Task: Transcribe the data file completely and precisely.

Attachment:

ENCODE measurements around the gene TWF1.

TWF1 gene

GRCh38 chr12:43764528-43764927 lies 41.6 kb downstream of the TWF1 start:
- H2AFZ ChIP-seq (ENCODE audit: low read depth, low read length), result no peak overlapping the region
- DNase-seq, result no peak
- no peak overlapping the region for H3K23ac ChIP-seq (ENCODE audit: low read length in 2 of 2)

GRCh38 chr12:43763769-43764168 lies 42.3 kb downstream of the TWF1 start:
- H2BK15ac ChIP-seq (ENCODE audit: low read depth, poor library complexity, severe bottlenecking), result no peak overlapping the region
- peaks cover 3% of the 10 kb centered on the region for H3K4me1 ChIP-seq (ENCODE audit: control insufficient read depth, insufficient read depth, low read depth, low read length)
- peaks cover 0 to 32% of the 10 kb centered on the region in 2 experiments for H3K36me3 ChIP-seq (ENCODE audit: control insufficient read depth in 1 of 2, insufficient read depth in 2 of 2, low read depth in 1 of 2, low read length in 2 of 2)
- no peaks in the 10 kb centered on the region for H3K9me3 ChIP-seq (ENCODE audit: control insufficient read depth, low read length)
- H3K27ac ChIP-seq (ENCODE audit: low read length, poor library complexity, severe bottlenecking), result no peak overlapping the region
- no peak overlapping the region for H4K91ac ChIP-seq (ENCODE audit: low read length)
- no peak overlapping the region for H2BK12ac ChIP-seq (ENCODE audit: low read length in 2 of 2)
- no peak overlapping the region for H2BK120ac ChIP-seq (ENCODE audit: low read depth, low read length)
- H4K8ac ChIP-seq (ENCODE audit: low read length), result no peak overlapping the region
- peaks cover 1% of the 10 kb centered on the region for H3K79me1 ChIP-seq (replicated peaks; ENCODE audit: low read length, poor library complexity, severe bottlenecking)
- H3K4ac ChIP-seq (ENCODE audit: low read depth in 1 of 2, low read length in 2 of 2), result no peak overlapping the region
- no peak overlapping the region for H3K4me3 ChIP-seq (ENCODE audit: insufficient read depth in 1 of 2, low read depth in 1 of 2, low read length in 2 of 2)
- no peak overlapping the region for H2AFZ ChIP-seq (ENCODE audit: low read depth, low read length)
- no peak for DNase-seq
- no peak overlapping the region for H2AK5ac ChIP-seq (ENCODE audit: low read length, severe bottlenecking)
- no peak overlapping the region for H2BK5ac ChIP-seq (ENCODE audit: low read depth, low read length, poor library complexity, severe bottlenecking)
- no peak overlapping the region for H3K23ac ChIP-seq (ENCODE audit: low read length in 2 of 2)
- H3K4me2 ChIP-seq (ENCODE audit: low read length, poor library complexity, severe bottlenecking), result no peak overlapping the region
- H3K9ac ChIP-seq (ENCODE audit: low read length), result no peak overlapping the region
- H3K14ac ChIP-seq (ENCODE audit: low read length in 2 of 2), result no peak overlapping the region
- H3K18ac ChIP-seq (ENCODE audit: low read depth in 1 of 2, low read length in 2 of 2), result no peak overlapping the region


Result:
ENCODE measurements around the gene TWF1.

TWF1 gene

GRCh38 chr12:43764528-43764927 lies 41.6 kb downstream of the TWF1 start:
- H2AFZ ChIP-seq (ENCODE audit: low read depth, low read length), result no peak overlapping the region
- DNase-seq, result no peak
- no peak overlapping the region for H3K23ac ChIP-seq (ENCODE audit: low read length in 2 of 2)

GRCh38 chr12:43763769-43764168 lies 42.3 kb downstream of the TWF1 start:
- H2BK15ac ChIP-seq (ENCODE audit: low read depth, poor library complexity, severe bottlenecking), result no peak overlapping the region
- peaks cover 3% of the 10 kb centered on the region for H3K4me1 ChIP-seq (ENCODE audit: control insufficient read depth, insufficient read depth, low read depth, low read length)
- peaks cover 0 to 32% of the 10 kb centered on the region in 2 experiments for H3K36me3 ChIP-seq (ENCODE audit: control insufficient read depth in 1 of 2, insufficient read depth in 2 of 2, low read depth in 1 of 2, low read length in 2 of 2)
- no peaks in the 10 kb centered on the region for H3K9me3 ChIP-seq (ENCODE audit: control insufficient read depth, low read length)
- H3K27ac ChIP-seq (ENCODE audit: low read length, poor library complexity, severe bottlenecking), result no peak overlapping the region
- no peak overlapping the region for H4K91ac ChIP-seq (ENCODE audit: low read length)
- no peak overlapping the region for H2BK12ac ChIP-seq (ENCODE audit: low read length in 2 of 2)
- no peak overlapping the region for H2BK120ac ChIP-seq (ENCODE audit: low read depth, low read length)
- H4K8ac ChIP-seq (ENCODE audit: low read length), result no peak overlapping the region
- peaks cover 1% of the 10 kb centered on the region for H3K79me1 ChIP-seq (replicated peaks; ENCODE audit: low read length, poor library complexity, severe bottlenecking)
- H3K4ac ChIP-seq (ENCODE audit: low read depth in 1 of 2, low read length in 2 of 2), result no peak overlapping the region
- no peak overlapping the region for H3K4me3 ChIP-seq (ENCODE audit: insufficient read depth in 1 of 2, low read depth in 1 of 2, low read length in 2 of 2)
- no peak overlapping the region for H2AFZ ChIP-seq (ENCODE audit: low read depth, low read length)
- no peak for DNase-seq
- no peak overlapping the region for H2AK5ac ChIP-seq (ENCODE audit: low read length, severe bottlenecking)
- no peak overlapping the region for H2BK5ac ChIP-seq (ENCODE audit: low read depth, low read length, poor library complexity, severe bottlenecking)
- no peak overlapping the region for H3K23ac ChIP-seq (ENCODE audit: low read length in 2 of 2)
- H3K4me2 ChIP-seq (ENCODE audit: low read length, poor library complexity, severe bottlenecking), result no peak overlapping the region
- H3K9ac ChIP-seq (ENCODE audit: low read length), result no peak overlapping the region
- H3K14ac ChIP-seq (ENCODE audit: low read length in 2 of 2), result no peak overlapping the region
- H3K18ac ChIP-seq (ENCODE audit: low read depth in 1 of 2, low read length in 2 of 2), result no peak overlapping the region